TX: Laredo resident admits to impersonating licensed nurse

A 35-year-old woman has pleaded guilty to false statements related to health care matters, announced U.S. Attorney Alamdar S. Hamdani.

Nora Nely Avila admitted that from January 2017 through December 2019, she impersonated a nurse and performed work she was not licensed to do at multiple hospitals and home health companies in the Laredo area.

These health care providers hired Avila after she fraudulently presented a nursing license of another individual. The patients and health care providers were part of the federally funded Medicaid and Medicare programs.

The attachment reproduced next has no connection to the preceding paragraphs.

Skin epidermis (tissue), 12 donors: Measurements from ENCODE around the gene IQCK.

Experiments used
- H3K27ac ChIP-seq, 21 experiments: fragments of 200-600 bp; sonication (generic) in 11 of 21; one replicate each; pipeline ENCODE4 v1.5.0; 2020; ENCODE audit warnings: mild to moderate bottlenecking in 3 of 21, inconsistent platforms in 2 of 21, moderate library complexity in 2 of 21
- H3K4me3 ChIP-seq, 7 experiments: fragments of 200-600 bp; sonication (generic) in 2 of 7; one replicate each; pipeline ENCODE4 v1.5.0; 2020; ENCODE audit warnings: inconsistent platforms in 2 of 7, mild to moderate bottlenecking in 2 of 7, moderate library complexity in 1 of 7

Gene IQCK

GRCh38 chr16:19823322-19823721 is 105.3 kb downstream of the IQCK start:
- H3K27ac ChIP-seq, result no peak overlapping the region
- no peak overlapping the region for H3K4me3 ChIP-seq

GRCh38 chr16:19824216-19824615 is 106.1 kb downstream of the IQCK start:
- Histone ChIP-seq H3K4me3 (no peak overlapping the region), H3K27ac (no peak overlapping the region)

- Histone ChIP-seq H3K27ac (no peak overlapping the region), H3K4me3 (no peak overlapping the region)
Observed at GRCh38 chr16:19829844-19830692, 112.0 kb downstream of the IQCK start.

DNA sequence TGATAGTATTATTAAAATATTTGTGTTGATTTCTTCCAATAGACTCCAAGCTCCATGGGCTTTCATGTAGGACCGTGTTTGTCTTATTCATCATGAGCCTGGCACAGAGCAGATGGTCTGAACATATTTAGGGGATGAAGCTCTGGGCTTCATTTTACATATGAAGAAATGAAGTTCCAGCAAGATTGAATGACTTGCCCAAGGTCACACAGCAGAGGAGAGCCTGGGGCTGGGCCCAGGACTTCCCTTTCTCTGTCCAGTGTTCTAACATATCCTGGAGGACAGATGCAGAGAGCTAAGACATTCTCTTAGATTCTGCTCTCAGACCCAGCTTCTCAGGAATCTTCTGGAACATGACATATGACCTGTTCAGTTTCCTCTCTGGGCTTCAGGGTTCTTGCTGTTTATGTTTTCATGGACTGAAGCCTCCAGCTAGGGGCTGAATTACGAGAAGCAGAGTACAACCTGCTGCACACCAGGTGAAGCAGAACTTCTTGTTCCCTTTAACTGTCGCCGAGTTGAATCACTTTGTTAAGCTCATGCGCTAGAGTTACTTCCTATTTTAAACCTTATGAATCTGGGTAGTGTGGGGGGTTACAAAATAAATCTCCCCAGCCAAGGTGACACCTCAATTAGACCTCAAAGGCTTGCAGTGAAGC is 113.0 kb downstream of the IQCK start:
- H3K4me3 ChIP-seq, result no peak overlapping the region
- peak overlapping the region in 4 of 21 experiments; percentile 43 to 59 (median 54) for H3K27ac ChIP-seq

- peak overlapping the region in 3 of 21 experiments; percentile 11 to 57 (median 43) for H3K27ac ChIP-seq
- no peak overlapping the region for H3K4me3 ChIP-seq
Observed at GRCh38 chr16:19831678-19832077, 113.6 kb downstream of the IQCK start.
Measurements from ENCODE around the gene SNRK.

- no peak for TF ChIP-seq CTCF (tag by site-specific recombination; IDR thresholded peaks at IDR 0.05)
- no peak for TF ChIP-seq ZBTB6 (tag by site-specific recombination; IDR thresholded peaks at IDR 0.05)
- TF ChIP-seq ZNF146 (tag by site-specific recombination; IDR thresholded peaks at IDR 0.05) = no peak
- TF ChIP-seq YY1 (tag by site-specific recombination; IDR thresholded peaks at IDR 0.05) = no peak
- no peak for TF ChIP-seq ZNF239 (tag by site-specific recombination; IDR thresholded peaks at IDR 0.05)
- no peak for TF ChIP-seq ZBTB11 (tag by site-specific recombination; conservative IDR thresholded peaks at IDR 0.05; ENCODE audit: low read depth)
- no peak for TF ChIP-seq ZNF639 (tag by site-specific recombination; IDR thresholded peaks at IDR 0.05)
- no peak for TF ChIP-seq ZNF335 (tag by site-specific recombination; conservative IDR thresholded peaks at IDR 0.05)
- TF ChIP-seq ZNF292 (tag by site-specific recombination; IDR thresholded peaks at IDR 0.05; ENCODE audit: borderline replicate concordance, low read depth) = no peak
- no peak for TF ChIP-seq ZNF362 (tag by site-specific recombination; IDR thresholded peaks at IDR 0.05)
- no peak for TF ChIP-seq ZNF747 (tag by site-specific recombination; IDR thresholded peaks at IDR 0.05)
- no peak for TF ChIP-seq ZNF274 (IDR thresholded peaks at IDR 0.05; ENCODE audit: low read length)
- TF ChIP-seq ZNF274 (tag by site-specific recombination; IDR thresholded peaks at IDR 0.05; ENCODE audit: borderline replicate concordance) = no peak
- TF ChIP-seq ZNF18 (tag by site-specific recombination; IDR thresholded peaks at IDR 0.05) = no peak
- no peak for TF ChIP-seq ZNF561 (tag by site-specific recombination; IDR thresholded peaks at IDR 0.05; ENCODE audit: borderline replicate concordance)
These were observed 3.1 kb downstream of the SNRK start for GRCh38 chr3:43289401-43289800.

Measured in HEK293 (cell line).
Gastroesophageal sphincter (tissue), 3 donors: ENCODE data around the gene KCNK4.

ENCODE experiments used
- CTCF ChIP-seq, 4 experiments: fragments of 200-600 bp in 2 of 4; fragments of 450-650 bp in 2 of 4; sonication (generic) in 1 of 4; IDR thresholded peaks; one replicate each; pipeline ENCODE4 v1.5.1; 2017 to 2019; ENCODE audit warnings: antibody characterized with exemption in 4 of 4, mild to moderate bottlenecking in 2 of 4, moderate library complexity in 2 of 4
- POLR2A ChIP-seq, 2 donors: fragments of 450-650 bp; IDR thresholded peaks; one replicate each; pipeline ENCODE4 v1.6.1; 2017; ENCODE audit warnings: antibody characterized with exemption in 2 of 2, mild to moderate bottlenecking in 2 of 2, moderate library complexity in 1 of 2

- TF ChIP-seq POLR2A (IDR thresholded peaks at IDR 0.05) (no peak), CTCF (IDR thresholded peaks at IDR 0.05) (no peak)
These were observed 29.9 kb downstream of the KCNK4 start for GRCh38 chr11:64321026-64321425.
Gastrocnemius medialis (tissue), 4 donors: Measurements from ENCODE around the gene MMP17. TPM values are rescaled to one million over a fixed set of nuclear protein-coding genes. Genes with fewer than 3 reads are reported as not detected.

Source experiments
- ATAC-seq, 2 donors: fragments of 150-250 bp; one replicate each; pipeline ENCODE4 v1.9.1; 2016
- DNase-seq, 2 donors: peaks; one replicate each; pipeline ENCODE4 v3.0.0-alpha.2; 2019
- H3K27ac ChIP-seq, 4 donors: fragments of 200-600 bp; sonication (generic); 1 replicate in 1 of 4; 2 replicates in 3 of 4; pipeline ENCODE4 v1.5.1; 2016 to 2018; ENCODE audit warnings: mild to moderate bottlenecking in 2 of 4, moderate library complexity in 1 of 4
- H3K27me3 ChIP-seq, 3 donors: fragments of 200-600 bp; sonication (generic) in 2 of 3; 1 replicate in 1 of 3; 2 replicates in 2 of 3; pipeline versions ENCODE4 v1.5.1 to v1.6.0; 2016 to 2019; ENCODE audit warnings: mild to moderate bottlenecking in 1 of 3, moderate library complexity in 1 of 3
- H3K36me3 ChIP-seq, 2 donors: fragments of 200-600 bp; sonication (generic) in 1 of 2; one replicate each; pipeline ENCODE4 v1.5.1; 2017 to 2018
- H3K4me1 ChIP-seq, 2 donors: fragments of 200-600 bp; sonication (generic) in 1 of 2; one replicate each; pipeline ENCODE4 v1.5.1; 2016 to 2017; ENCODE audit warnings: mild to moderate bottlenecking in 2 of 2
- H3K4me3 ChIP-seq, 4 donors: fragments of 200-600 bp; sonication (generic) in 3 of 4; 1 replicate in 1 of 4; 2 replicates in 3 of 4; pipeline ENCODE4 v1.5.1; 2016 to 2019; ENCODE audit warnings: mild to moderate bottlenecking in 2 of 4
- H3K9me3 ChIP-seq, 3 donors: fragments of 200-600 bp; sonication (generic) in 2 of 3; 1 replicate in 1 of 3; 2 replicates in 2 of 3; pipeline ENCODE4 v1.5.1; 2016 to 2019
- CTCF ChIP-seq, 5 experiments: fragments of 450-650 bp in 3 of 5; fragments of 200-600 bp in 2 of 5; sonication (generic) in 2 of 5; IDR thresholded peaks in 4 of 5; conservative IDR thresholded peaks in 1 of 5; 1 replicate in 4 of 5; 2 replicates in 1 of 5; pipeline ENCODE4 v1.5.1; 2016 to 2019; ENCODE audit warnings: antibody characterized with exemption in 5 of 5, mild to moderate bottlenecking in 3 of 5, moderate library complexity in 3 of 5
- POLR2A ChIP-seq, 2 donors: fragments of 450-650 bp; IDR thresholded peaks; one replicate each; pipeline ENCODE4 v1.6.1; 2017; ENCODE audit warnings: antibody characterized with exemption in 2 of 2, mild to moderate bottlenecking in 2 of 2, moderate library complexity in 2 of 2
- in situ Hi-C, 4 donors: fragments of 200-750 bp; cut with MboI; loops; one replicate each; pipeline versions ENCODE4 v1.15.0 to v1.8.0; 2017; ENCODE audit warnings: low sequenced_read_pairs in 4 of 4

Avila also obtained employment as nurse trainer in the federally funded Job Corps program and was assigned to train future nurses.

In total, Avila received $52,241.66 in compensation for working as a licensed nurse when she was not licensed to do so.

U.S. District Judge Marina Garcia Marmolejo accepted the plea and has set sentencing for April 9. At that hearing, Avila faces up to five years in federal prison and a possible $250,000 fine.

Avila was permitted to remain on bond pending sentencing.

FBI, Department of Health and Human Services – Office of the Inspector General (OIG), Department of Labor – OIG, Homeland Security Investigations and the Texas Attorney General’s Medicaid Fraud Control Unit conducted the investigation. Special Assistant U.S. Attorney Kathryn Olson is prosecuting the case.

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